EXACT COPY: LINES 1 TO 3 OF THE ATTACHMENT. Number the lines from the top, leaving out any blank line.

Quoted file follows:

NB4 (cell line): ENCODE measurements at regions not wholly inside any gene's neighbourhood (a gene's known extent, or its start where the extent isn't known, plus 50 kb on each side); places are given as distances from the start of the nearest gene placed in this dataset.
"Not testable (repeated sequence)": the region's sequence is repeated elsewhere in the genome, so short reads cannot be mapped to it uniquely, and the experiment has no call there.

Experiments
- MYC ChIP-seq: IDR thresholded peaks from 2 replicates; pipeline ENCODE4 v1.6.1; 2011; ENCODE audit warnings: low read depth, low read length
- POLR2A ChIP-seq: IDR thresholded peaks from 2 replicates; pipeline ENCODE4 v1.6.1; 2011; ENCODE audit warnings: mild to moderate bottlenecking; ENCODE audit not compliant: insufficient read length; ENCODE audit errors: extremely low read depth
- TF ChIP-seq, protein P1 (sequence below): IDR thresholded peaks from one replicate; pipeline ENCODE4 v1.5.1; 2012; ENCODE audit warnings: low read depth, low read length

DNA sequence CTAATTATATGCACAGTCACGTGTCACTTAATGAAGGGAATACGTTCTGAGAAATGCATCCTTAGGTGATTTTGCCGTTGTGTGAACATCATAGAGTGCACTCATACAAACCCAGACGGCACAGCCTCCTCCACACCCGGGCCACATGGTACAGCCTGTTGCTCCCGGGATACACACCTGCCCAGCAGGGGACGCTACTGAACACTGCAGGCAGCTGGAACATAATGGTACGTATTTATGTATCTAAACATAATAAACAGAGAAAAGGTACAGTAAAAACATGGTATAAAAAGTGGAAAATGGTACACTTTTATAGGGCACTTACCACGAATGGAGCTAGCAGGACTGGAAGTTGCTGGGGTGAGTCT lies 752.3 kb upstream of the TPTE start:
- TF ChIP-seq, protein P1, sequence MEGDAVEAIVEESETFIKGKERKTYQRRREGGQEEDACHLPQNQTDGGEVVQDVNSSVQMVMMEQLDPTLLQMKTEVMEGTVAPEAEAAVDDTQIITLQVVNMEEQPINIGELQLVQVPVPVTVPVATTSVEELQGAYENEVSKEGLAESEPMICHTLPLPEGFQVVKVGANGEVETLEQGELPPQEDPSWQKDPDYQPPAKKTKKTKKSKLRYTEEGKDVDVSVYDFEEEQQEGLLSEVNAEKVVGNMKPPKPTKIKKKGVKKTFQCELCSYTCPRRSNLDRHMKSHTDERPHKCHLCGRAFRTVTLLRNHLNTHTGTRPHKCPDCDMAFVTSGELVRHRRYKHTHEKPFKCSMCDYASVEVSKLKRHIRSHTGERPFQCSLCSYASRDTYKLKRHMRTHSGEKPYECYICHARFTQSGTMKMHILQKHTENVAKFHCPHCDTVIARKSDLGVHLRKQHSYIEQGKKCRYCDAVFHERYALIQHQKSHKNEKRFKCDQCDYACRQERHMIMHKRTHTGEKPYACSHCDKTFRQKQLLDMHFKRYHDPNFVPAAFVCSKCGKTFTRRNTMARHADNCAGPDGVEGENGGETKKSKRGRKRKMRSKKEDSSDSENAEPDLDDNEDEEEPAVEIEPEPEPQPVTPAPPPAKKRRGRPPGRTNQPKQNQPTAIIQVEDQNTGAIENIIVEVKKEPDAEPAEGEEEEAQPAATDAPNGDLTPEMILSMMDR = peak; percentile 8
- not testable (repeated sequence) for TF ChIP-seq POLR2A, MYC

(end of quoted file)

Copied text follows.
NB4 (cell line): ENCODE measurements at regions not wholly inside any gene's neighbourhood (a gene's known extent, or its start where the extent isn't known, plus 50 kb on each side); places are given as distances from the start of the nearest gene placed in this dataset.
"Not testable (repeated sequence)": the region's sequence is repeated elsewhere in the genome, so short reads cannot be mapped to it uniquely, and the experiment has no call there.

Experiments